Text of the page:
Course Hero. "The Tipping Point Study Guide." Course Hero. 15 Nov. 2017. Web. 21 Sep. 2020. <https://www.coursehero.com/lit/The-Tipping-Point/>.
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(Course Hero, 2017)
Course Hero. "The Tipping Point Study Guide." November 15, 2017. Accessed September 21, 2020. https://www.coursehero.com/lit/The-Tipping-Point/.
Course Hero, "The Tipping Point Study Guide," November 15, 2017, accessed September 21, 2020, https://www.coursehero.com/lit/The-Tipping-Point/.
The Tipping Point |
Introduction | Summary
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The Introduction lays out Gladwell's central thesis. Social epidemics are spurred by Tipping Points, or moments of sudden and unexpected change.
His first example is the American shoe brand Hush Puppies, which went from obscurity to trending popularity between 1994 and 1995 for seemingly mysterious reasons.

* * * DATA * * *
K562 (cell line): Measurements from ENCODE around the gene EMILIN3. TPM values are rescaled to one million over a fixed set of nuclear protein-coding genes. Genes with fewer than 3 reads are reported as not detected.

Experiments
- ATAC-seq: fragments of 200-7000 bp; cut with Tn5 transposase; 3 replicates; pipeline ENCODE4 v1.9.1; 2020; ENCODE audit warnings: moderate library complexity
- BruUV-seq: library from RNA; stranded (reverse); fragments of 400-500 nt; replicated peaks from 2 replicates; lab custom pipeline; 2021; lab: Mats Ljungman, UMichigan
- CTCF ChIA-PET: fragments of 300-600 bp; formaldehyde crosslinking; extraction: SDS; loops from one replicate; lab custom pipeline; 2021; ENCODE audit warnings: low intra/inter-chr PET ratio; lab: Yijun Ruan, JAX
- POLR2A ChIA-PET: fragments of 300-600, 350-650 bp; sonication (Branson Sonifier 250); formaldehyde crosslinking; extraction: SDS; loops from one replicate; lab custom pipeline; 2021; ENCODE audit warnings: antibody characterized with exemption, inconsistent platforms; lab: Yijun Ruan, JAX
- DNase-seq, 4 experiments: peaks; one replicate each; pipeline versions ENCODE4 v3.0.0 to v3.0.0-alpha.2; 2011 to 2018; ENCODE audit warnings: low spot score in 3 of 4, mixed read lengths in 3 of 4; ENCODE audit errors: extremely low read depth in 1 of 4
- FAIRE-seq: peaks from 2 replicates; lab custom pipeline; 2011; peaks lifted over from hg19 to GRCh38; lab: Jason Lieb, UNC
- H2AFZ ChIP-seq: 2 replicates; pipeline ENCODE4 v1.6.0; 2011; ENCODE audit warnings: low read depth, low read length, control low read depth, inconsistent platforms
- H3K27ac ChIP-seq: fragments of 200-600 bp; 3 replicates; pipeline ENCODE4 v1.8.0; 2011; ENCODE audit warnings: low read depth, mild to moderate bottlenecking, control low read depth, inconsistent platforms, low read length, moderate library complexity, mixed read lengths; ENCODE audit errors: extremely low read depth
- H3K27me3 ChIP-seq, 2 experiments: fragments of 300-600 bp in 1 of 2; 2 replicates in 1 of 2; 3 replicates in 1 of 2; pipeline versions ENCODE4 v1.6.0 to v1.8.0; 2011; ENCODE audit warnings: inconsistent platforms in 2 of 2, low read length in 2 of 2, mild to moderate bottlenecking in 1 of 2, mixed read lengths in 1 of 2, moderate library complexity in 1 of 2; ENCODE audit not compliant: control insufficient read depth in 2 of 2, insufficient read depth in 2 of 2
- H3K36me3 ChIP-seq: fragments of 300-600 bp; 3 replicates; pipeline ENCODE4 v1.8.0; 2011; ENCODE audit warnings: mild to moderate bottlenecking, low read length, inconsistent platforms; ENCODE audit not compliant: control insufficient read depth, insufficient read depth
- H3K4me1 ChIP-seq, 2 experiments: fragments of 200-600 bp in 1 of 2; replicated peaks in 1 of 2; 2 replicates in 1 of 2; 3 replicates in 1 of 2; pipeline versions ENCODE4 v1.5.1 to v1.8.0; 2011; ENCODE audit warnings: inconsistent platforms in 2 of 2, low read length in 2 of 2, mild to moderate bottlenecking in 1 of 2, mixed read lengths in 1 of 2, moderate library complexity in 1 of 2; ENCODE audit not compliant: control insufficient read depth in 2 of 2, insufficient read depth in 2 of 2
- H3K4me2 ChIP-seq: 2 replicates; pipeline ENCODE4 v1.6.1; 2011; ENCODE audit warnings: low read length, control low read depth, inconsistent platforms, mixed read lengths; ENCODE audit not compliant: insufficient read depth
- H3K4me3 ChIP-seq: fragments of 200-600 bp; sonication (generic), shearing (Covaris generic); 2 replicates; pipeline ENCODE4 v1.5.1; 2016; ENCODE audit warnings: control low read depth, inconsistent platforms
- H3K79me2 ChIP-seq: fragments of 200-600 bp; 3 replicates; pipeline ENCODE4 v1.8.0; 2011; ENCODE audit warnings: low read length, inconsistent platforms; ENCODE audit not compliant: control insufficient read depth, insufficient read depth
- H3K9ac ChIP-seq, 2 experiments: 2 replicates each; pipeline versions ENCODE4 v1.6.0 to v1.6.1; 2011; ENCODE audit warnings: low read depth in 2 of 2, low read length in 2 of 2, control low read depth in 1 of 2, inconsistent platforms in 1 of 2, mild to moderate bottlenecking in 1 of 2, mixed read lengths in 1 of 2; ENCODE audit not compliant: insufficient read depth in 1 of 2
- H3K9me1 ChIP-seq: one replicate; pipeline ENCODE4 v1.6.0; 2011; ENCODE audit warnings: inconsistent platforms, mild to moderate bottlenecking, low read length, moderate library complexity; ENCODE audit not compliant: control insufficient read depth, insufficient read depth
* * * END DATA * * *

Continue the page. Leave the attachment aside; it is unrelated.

His second example, which he'll explore in greater detail in Chapter 4, is New York City's sudden drop in crime in the early 1990s. Murder rates fell by two-thirds within five years—again, without a clear cause.
Gladwell believes ideas and behaviors spread like viral disease epidemics. He calls these transformations "social epidemics."
These epidemics follow three rules. They're contagious, spreading from person to person; small causes lead to large effects; and the changes are nearly instant, not gradual.
The Tipping Point theory may challenge readers' perceptions of these three rules.
Contagion happens with behaviors and emotions, not just physical diseases.
Minor causes can have drastic results, challenging humans' ideas of cause and effect being related "in intensity and dimension." Instead epidemics follow the mathematical rule of "geometric progression" where a virus "doubles and doubles again" until the effect far exceeds the cause.
The Tipping Point itself is the moment where change occurs instantly, described as "the threshold, the boiling point."
Gladwell says the expression tipping point first "came into popular use" in the 1970s, when sociologists examined "white flight" to the suburbs as urban neighborhoods became racially integrated. When the neighborhood reached a certain racial balance in the population, "the community would 'tip.'" New technologies have a similar Tipping Point when they rise rapidly in popularity.
Gladwell's goal in the book is to learn why certain products, ideas, and behaviors take off while others remain stagnant. He hopes his analysis will help readers create "positive epidemics of our own."